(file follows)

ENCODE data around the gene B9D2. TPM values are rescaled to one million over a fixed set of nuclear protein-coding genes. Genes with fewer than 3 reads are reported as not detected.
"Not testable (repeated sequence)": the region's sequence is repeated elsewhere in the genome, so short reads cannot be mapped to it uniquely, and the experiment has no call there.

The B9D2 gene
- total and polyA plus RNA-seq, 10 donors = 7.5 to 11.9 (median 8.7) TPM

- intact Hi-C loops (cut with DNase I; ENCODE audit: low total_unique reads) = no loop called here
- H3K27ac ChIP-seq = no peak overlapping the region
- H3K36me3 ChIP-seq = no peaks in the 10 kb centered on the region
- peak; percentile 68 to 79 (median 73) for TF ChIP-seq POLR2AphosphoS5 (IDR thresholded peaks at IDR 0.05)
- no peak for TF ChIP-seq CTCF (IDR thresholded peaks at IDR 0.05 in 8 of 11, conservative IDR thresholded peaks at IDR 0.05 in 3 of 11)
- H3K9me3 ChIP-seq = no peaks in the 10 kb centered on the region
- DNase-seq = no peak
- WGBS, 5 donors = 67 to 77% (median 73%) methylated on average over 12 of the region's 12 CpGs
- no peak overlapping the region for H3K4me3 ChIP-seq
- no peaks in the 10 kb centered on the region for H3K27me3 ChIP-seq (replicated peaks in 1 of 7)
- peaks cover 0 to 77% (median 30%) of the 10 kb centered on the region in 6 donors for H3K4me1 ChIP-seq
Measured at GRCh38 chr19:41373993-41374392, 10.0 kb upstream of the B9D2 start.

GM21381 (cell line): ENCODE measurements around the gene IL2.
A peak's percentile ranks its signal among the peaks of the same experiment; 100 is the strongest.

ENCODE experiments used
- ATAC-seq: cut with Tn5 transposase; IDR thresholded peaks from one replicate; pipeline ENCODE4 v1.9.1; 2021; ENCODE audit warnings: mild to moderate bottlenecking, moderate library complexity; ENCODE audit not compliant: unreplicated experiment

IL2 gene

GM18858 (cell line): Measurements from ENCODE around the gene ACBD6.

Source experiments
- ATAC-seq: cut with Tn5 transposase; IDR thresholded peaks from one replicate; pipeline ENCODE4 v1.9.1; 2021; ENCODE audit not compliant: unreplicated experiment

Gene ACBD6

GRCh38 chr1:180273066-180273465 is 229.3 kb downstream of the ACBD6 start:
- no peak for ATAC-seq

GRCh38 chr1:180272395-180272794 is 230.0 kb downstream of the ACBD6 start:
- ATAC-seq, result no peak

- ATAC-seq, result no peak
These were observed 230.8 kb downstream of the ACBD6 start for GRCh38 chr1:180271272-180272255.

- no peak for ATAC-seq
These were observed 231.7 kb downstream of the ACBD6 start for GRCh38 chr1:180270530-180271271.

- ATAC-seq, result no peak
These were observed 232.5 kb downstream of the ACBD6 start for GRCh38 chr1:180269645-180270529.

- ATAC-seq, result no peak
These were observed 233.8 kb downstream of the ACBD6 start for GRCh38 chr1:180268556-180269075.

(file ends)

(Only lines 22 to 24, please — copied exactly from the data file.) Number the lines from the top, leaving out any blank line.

GM18858 (cell line): Measurements from ENCODE around the gene ACBD6.

Source experiments
- ATAC-seq: cut with Tn5 transposase; IDR thresholded peaks from one replicate; pipeline ENCODE4 v1.9.1; 2021; ENCODE audit not compliant: unreplicated experiment